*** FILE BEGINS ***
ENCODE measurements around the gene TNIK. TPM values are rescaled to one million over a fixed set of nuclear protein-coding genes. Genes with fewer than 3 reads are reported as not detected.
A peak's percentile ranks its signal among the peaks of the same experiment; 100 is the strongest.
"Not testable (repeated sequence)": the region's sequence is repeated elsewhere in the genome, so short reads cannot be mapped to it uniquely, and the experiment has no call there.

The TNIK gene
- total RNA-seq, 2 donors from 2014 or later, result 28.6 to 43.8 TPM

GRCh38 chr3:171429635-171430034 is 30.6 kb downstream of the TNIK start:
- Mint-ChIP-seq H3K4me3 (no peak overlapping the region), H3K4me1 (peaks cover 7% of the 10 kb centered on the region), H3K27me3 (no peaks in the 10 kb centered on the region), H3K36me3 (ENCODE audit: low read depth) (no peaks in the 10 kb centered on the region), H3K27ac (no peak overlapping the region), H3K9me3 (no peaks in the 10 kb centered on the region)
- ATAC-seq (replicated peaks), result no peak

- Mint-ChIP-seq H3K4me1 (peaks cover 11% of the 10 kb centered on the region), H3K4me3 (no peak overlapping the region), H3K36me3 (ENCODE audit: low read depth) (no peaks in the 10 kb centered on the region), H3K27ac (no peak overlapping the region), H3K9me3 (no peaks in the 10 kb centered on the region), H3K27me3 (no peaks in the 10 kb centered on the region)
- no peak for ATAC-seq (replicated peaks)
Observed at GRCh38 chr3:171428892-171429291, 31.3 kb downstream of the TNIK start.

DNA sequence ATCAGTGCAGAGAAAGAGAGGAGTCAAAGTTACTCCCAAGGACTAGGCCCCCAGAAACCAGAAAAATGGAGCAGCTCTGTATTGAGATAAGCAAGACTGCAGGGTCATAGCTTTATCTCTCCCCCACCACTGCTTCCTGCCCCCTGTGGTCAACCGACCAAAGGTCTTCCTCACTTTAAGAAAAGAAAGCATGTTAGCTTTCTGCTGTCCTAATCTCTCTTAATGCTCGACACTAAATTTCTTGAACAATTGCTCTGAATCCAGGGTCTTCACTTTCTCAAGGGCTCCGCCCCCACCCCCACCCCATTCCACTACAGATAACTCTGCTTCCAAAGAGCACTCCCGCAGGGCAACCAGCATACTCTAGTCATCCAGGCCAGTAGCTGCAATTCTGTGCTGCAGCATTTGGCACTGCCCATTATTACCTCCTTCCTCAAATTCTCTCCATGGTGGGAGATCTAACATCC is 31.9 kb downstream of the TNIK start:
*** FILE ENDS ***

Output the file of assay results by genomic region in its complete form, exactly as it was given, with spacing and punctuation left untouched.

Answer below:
ENCODE measurements around the gene TNIK. TPM values are rescaled to one million over a fixed set of nuclear protein-coding genes. Genes with fewer than 3 reads are reported as not detected.
A peak's percentile ranks its signal among the peaks of the same experiment; 100 is the strongest.
"Not testable (repeated sequence)": the region's sequence is repeated elsewhere in the genome, so short reads cannot be mapped to it uniquely, and the experiment has no call there.

The TNIK gene
- total RNA-seq, 2 donors from 2014 or later, result 28.6 to 43.8 TPM

GRCh38 chr3:171429635-171430034 is 30.6 kb downstream of the TNIK start:
- Mint-ChIP-seq H3K4me3 (no peak overlapping the region), H3K4me1 (peaks cover 7% of the 10 kb centered on the region), H3K27me3 (no peaks in the 10 kb centered on the region), H3K36me3 (ENCODE audit: low read depth) (no peaks in the 10 kb centered on the region), H3K27ac (no peak overlapping the region), H3K9me3 (no peaks in the 10 kb centered on the region)
- ATAC-seq (replicated peaks), result no peak

- Mint-ChIP-seq H3K4me1 (peaks cover 11% of the 10 kb centered on the region), H3K4me3 (no peak overlapping the region), H3K36me3 (ENCODE audit: low read depth) (no peaks in the 10 kb centered on the region), H3K27ac (no peak overlapping the region), H3K9me3 (no peaks in the 10 kb centered on the region), H3K27me3 (no peaks in the 10 kb centered on the region)
- no peak for ATAC-seq (replicated peaks)
Observed at GRCh38 chr3:171428892-171429291, 31.3 kb downstream of the TNIK start.

DNA sequence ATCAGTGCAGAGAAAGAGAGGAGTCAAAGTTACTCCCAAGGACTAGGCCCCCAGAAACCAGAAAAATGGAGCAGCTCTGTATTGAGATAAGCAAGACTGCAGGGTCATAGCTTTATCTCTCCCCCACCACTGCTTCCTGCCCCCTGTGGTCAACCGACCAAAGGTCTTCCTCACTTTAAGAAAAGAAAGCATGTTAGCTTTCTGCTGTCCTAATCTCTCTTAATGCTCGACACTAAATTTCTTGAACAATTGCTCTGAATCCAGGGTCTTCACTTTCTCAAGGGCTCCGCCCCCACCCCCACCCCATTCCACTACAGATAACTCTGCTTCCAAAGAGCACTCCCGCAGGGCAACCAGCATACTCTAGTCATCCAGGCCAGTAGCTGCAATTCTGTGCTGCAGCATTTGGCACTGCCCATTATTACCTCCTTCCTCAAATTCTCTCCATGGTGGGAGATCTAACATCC is 31.9 kb downstream of the TNIK start: